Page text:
Hawaii was one of the first states to legalize medical marijuana, and the first to pass the law through the Legislature rather than ballot initiative (which Hawaii does not allow at the state level).
That was in 2000, following the lead of citizens in California in 1996, five other Western states and Maine. Today, 23 states allow marijuana to be used for medicinal purposes.
But Hawaii is one of only five states — Alaska, Michigan, Montana and Washington are the others (see table below) — that do not provide qualifying patients with a method of obtaining their medicine.
Washington, however, legalized marijuana for recreational use in 2012 and a similar measure is before Alaska voters this fall. In Montana, dispensaries were allowed for a time but have been subject to legal restrictions since 2011.
The national trend is to incorporate some form of distribution system. After all, why have a medical marijuana law if it’s very difficult to get marijuana?
That could be changing.
On Tuesday at the Hawaii State Capitol, the state’s Medical Marijuana Dispensary System Task Force will convene to develop recommendations for the establishment of a regulated statewide dispensary system. The proposals are likely to be the basis of legislation when the Hawaii Legislature convenes in January.
Public hearings in Hilo on Wednesday and Oahu on Sept. 24 are intended to obtain public testimony “on issues and concerns” regarding dispensaries in Hawaii.
As Civil Beat reported Sunday, a new report from the Legislative Reference Bureau highlights “glaring uncertainties” within the state’s medical marijuana program, in particular concerns about access to and transportation of medical marijuana.
Hawaii is one of only five states out of 23 where medicinal marijuana is allowed that do not provide patients with dispensaries.
The LRB report’s very title hints at its conclusion: “Is the Grass Always Greener? An Updated Look at Other State Medical Marijuana Programs.”
The answer to that question, as illustrated by the difference in state laws, is that other states make it easier to get medical pot.
Hawaii does allow patients to cultivate their crop. But that’s not so easy.
“Yes, you can grow it, but only if you’ve got the time, space, expertise and security,” said Pamela Lichty, president and co-founder of the Drug Policy Forum of Hawaii, a nonprofit created in 1993 to promote public education about current and alternative drug policies.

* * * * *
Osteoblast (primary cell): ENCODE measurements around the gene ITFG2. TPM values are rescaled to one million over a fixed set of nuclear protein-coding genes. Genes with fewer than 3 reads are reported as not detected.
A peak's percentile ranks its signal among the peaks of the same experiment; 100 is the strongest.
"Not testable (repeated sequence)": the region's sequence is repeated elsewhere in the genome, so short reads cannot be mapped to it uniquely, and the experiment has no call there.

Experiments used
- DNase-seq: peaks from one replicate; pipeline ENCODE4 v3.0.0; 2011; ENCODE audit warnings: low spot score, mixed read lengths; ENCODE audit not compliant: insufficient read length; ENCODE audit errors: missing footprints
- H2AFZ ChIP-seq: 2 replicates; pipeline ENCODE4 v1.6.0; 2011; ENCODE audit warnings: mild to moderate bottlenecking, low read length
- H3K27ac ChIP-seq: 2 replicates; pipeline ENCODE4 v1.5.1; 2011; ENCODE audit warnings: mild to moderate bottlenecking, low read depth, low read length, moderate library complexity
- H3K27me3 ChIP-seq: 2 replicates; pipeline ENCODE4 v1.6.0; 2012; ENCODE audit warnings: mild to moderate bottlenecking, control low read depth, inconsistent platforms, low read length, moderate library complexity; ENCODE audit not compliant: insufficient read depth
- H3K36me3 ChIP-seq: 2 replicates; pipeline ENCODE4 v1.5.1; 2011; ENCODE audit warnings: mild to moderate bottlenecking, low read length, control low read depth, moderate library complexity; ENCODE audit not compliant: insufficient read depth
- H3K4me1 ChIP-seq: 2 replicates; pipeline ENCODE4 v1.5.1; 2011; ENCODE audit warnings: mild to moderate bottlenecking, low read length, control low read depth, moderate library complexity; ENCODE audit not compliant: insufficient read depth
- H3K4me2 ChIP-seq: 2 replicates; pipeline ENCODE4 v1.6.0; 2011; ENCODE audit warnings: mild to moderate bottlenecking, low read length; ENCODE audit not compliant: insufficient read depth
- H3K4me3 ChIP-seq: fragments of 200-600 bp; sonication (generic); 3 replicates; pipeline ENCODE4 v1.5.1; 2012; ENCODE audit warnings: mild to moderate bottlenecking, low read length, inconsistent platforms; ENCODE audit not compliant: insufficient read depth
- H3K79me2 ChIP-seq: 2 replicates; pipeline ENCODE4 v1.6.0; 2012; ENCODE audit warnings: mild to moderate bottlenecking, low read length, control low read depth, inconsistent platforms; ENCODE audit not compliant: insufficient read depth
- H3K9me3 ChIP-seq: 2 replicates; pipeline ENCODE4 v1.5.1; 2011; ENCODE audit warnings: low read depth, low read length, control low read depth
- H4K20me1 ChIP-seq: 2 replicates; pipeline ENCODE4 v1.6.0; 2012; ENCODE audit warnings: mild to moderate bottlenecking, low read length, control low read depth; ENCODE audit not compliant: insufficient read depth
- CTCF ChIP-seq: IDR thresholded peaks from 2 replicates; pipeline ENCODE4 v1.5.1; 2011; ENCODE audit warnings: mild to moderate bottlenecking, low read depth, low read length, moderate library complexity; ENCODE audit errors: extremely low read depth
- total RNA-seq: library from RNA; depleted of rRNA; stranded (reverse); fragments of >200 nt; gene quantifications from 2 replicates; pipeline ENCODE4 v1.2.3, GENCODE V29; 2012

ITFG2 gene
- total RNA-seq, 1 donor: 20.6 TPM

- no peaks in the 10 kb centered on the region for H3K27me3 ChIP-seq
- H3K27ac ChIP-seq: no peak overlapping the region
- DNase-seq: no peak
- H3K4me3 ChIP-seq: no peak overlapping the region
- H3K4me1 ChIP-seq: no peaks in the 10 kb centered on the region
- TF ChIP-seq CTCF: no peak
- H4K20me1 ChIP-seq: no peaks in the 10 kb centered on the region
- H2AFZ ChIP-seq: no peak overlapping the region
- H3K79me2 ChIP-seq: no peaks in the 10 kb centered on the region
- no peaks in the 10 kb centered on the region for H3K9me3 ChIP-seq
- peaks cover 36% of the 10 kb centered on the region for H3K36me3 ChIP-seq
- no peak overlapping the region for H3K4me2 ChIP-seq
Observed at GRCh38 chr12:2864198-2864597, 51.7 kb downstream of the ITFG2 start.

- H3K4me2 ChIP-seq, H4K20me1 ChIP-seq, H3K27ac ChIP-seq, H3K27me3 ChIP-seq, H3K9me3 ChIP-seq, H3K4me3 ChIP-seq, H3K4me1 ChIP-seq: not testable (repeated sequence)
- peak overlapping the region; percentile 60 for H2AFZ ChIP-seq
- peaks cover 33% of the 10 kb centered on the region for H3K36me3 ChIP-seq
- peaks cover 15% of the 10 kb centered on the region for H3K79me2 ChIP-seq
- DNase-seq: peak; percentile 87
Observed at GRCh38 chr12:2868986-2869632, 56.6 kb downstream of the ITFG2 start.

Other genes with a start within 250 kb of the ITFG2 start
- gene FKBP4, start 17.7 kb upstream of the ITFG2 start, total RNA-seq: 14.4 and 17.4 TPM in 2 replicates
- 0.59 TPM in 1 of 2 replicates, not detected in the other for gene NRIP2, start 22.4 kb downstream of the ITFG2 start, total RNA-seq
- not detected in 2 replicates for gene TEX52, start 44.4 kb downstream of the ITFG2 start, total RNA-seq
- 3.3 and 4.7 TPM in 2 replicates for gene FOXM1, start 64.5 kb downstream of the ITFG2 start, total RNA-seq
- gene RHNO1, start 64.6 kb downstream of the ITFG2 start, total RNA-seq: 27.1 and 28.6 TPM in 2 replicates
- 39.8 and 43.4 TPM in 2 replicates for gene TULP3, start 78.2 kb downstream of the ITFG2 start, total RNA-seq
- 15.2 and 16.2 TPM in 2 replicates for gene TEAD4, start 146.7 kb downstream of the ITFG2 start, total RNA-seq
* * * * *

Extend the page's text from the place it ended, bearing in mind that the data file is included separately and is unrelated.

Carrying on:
When legislators crafted the 2000 bill, said Lichty, they made the assumption that it would not be difficult to get marijuana.
“But that did not take into account the 70-year-old woman diagnosed with cancer who is starting chemotherapy next week,” she said, suggesting that it would be very difficult for such a patient to obtain marijuana illegally.
Two bills related to setting up medical marijuana dispensaries went nowhere in the legislative session last spring.
One measure called for creating a system of registered medical marijuana dispensaries and dispensary agents. The other would have allowed counties to establish “compassion centers” for the dispensing of medical marijuana and make them subject to the general excise tax.
Lawmakers did agree, however, to pass a concurrent resolution creating the task force and calling for it to report back to the Legislature next year.
Della Au Belatti, the chairwoman of the House Health Committee who authored the resolution and sits on the task force, said the Legislative Reference Bureau report has provided important information for task force members.
“There are huge gaps in the way that our law is now administered, and we have to address that,” she said. “I think it would be unconscionable that we don’t address that gap.”
When it comes to Hawaii’s medical marijuana program, Belatti said she wants to adopt the best practices from other states.
“That is what is valuable about the LRB report,” she said. “We have an opportunity to see what other states are doing. We don’t want to commit the same mistakes others did. We want a regulatory system that takes into consideration all the concerns out there.”
“There are huge gaps in the way that our law is now administered.” — Della Au Belatti
Bellati did not say whether there was sufficient legislative support to approve dispensaries.
“We’ll cross that bridge when we come to it,” she said.
But the Legislature has shown a new willingness to revisit its 14-year-old law.
Last session, for example, it agreed to transfer the medical pot program from the Department of Public Safety to the Department of Health by Jan. 1. The idea had been proposed before but always opposed by key law enforcement agencies. (Public Safety administers the state’s prison system.)
There was opposition this time around too.
“We find it ironic the Department of Health would be expected to oversee the Medical Marijuana Program, when according to the State of Hawaii Department of Health’s website, their mission is ‘to protect and improve the health and environment for all people in Hawaii,'” testified Paul Ferreira, the acting chief of police for Hawaii County.